Oh! My Jesus, I Love You.
Oh! My Jesus, my love, what beautiful hopes your passion gives me. How could I be afraid not to receive the forgiveness of my sins, paradise, and all the needed graces from an omnipotent God who has given me the whole of His blood? Oh! My Jesus, my hope and my love! Not to lose me you have wanted to lose your life. I love you above every good, my Redeemer and my God, you have given the whole of yourself to me, and I give you the whole of my will, and with this I repeat that I love you, I love you, I love you; and I want to repeat it all the time: I love you, I love you. I want to say so my whole life long and I want to die giving my last breath with these dear words on my lips, “My God, I love you;” to start at that moment a continuous act of love to last into eternity without ever stopping to love you. I love you, then, and because I love you, I repent for having offended you so much. Wretched me! Not to lose a brief satisfaction, I have wanted so many times to lose you, my infinite goodness! This thought torments me more than any penalty; but I am comforted by the thought that I am dealing with an infinite bounty which does not know how to despise a heart who loves You. Oh, could I die for you who have died for me! My dear Redeemer, I surely hope from you eternal salvation in the next life; and in this one I hope for holy perseverance in your love. This is why I propose continually to ask you for it all the time. And you, through the merits of your death, grant me the perseverance always to pray to you. This I ask and I hope from you, Mary, my Queen.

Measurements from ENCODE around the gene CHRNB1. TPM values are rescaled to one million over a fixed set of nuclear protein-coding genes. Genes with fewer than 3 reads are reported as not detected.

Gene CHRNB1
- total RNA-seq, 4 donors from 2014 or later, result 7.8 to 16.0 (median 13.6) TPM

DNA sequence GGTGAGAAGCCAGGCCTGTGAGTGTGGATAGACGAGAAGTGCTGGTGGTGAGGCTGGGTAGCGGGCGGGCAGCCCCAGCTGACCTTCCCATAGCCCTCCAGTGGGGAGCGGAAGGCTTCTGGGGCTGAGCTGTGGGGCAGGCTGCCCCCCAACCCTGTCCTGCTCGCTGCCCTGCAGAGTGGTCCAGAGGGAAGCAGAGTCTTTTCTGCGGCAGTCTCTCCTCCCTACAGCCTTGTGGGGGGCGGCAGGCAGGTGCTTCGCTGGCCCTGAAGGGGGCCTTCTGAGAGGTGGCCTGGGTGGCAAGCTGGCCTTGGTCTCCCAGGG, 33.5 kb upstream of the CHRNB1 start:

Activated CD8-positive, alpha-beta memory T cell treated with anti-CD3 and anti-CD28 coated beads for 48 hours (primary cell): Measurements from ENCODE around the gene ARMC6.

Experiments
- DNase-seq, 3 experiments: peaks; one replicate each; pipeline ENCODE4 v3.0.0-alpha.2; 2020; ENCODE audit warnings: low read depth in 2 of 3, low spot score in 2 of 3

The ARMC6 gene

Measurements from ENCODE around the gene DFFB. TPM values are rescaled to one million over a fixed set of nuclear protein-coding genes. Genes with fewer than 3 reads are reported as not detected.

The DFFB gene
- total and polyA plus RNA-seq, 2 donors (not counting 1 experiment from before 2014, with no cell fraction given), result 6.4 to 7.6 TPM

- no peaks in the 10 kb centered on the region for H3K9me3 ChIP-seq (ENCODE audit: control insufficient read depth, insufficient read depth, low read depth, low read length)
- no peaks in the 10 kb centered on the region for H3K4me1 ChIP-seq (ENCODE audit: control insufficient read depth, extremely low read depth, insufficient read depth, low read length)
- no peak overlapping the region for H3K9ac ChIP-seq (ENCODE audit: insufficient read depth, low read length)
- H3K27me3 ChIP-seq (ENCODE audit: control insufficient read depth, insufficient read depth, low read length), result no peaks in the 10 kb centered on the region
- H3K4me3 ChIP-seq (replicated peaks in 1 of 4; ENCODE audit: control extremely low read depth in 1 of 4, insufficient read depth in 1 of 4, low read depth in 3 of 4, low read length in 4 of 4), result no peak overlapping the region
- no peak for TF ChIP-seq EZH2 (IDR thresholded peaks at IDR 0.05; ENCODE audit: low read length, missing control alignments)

Virgin Mary, My Mother, Mother of My Lord